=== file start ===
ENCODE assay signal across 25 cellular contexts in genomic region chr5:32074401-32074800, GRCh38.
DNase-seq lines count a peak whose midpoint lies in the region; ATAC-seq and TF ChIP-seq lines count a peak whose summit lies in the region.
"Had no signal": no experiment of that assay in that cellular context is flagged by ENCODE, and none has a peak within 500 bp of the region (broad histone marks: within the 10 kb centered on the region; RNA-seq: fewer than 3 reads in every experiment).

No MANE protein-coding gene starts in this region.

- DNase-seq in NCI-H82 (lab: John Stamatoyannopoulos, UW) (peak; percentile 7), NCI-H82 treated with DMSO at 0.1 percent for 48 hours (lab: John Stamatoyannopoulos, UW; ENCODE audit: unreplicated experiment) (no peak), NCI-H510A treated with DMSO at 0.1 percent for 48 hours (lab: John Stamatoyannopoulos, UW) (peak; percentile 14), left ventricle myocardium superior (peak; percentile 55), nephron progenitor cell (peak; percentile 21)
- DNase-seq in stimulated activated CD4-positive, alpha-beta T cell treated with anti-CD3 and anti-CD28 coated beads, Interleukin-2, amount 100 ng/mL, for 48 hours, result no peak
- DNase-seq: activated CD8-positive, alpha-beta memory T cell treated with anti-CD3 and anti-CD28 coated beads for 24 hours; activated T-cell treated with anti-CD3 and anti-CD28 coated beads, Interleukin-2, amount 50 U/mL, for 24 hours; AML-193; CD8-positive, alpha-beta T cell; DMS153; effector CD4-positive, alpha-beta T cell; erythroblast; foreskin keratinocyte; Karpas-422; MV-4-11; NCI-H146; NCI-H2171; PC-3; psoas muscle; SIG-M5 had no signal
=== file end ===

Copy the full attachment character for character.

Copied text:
ENCODE assay signal across 25 cellular contexts in genomic region chr5:32074401-32074800, GRCh38.
DNase-seq lines count a peak whose midpoint lies in the region; ATAC-seq and TF ChIP-seq lines count a peak whose summit lies in the region.
"Had no signal": no experiment of that assay in that cellular context is flagged by ENCODE, and none has a peak within 500 bp of the region (broad histone marks: within the 10 kb centered on the region; RNA-seq: fewer than 3 reads in every experiment).

No MANE protein-coding gene starts in this region.

- DNase-seq in NCI-H82 (lab: John Stamatoyannopoulos, UW) (peak; percentile 7), NCI-H82 treated with DMSO at 0.1 percent for 48 hours (lab: John Stamatoyannopoulos, UW; ENCODE audit: unreplicated experiment) (no peak), NCI-H510A treated with DMSO at 0.1 percent for 48 hours (lab: John Stamatoyannopoulos, UW) (peak; percentile 14), left ventricle myocardium superior (peak; percentile 55), nephron progenitor cell (peak; percentile 21)
- DNase-seq in stimulated activated CD4-positive, alpha-beta T cell treated with anti-CD3 and anti-CD28 coated beads, Interleukin-2, amount 100 ng/mL, for 48 hours, result no peak
- DNase-seq: activated CD8-positive, alpha-beta memory T cell treated with anti-CD3 and anti-CD28 coated beads for 24 hours; activated T-cell treated with anti-CD3 and anti-CD28 coated beads, Interleukin-2, amount 50 U/mL, for 24 hours; AML-193; CD8-positive, alpha-beta T cell; DMS153; effector CD4-positive, alpha-beta T cell; erythroblast; foreskin keratinocyte; Karpas-422; MV-4-11; NCI-H146; NCI-H2171; PC-3; psoas muscle; SIG-M5 had no signal